Beginning in 2001, there was a unique collaboration between the superintendent, the community superintendent, and the unions representing teachers, supporting services, and administrators, which jointly made a commitment to increase student achievement at Broad Acres Elementary School. The outcome of this collaboration was Montgomery County’s formulation of a plan to restructure Broad Acres Elementary School by focusing on instruction, teacher recruitment, teacher training and community outreach.


In the spring of 2000, results of state testing showed that students at Broad Acres were performing at very low levels. Scores on Maryland State Performance Assessment Program tests were similar to those of schools being taken over by the state: only 11.8% of third graders were proficient in reading and only 5.3% showed proficiency in math, while at fifth grade, 21% were proficient in reading and 15% in math. 

In the spring of 2001, school staff, in cooperation with district and union leaders, undertook a three-year program to internally restructure the school. By 2004, 75% of third graders demonstrated reading proficiency on the new Maryland State Assessment and 67% demonstrated math proficiency. Fifth grade students showed comparable gains: 54% demonstrated reading proficiency and 60% math proficiency. Similarly, the 2004 CTBS scores for second graders were on par with some of the highest-performing schools in Montgomery County, showing increases of 26% to 70%.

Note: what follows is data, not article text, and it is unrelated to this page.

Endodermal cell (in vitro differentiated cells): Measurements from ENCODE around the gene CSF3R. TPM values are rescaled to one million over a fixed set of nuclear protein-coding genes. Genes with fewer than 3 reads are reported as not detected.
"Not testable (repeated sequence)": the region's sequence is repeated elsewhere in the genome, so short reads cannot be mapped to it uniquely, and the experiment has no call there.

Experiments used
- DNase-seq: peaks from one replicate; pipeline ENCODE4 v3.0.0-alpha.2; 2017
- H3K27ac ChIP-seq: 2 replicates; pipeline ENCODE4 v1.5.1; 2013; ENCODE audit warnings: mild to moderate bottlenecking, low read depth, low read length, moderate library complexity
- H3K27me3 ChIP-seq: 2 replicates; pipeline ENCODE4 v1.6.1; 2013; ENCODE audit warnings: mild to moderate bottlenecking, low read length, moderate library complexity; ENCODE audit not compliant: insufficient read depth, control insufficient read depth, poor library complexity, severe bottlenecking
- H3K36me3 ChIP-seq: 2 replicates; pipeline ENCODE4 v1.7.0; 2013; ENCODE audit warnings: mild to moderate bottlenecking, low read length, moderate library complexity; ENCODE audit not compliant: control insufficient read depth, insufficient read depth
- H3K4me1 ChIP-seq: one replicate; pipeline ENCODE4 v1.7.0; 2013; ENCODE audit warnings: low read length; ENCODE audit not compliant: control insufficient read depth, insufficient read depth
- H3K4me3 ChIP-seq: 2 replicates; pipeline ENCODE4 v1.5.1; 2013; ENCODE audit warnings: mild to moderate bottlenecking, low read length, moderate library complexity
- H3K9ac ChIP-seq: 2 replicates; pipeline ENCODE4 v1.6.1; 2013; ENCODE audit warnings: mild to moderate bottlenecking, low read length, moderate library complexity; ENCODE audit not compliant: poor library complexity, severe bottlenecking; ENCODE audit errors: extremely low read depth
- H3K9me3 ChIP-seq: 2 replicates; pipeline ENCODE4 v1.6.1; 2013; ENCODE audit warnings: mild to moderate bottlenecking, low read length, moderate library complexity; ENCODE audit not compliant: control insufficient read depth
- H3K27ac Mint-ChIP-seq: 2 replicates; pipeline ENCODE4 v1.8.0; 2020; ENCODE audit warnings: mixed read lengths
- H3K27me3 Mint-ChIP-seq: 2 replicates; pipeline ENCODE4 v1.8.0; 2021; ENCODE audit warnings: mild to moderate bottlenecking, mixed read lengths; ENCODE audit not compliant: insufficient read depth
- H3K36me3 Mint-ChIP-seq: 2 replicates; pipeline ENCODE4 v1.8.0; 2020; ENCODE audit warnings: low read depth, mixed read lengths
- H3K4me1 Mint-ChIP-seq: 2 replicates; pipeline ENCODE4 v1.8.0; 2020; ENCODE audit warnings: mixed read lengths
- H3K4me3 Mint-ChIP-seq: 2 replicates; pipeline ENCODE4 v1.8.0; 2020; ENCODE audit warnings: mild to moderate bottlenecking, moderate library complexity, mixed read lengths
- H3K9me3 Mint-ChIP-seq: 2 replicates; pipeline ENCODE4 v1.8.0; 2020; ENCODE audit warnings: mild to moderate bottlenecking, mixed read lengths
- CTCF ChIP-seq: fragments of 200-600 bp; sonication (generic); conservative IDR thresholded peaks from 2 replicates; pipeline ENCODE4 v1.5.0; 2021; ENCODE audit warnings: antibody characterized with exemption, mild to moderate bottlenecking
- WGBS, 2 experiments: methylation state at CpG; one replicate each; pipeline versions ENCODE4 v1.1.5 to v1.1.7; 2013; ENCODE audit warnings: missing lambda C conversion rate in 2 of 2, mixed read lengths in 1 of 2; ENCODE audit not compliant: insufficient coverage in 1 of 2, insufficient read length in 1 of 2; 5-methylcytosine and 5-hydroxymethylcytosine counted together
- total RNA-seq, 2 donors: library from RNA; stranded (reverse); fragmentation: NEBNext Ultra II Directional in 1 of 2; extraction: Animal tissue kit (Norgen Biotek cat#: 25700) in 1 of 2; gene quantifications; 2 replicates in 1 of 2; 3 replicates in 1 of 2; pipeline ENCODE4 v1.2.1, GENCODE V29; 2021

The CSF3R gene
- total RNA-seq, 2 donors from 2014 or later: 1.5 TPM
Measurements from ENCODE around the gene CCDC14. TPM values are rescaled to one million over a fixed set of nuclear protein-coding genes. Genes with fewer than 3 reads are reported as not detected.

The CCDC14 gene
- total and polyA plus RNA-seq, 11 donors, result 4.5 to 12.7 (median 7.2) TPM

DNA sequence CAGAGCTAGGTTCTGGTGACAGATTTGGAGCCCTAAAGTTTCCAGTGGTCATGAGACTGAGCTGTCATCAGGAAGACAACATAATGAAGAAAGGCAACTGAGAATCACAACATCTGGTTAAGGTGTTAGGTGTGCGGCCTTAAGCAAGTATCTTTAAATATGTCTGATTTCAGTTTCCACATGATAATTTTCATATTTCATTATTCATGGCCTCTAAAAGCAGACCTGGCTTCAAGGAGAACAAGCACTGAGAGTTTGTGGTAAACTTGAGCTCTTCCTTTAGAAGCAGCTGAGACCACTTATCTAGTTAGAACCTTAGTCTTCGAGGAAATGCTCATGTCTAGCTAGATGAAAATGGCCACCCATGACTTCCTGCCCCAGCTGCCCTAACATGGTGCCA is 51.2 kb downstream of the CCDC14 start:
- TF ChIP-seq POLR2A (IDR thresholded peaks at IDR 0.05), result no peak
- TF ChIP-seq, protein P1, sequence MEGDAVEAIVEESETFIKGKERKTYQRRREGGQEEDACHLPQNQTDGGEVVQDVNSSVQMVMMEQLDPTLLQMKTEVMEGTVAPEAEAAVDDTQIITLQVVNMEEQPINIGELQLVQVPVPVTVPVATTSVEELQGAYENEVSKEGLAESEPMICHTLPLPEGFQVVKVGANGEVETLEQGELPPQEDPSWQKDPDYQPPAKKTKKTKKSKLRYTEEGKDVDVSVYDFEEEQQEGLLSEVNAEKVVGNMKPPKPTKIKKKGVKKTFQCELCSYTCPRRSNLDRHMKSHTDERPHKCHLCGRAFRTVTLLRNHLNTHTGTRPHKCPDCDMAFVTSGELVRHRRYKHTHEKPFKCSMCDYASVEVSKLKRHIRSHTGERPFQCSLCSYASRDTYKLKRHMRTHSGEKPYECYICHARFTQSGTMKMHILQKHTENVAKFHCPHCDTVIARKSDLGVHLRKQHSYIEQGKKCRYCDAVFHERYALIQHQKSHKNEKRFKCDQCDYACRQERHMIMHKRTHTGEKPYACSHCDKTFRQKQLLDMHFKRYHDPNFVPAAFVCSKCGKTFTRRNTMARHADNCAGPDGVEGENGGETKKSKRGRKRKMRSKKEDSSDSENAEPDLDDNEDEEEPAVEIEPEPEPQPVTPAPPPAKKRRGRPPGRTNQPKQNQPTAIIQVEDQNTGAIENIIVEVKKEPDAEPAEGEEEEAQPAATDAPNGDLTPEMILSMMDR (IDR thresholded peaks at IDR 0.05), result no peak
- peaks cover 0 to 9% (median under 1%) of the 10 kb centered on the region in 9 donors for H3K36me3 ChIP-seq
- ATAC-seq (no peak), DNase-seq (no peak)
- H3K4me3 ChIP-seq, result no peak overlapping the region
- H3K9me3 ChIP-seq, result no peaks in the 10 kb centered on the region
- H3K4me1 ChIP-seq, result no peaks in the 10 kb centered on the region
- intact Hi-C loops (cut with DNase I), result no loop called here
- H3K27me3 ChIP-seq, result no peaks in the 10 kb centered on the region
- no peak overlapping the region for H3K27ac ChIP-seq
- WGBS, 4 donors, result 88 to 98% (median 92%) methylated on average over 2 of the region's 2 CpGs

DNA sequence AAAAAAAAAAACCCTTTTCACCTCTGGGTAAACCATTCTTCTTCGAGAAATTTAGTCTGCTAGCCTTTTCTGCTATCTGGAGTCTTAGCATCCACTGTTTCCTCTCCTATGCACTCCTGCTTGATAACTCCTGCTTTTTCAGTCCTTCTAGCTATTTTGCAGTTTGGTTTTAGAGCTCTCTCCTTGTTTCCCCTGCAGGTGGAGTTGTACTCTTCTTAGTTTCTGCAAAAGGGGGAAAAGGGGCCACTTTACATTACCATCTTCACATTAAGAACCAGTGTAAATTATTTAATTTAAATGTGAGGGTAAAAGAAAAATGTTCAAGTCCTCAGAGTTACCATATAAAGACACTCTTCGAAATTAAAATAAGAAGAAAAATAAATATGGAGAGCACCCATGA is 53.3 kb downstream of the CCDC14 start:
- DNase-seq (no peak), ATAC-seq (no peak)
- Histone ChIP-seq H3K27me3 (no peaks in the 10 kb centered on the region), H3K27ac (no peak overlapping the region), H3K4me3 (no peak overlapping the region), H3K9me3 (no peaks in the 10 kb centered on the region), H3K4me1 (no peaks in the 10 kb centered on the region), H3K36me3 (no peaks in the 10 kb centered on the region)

During restructuring, the demographics of the student population remained substantially the same. The children at Broad Acres Elementary School came from all over the world, representing 31 countries and speaking 28 languages. The student population was:

64% Hispanic
23% African, West Indian, or African American
13% Asian
>1% white

While over 25% of the students received English Language Learner support, it is estimated that over 75% of our families spoke a language other than English in their homes. The mobility rate was about 30% and almost 90% of the students received free and reduced-price meals. While demographics did not change during restructuring, the students at Broad Acres learned at consistently higher levels and sustained this achievement throughout the period.

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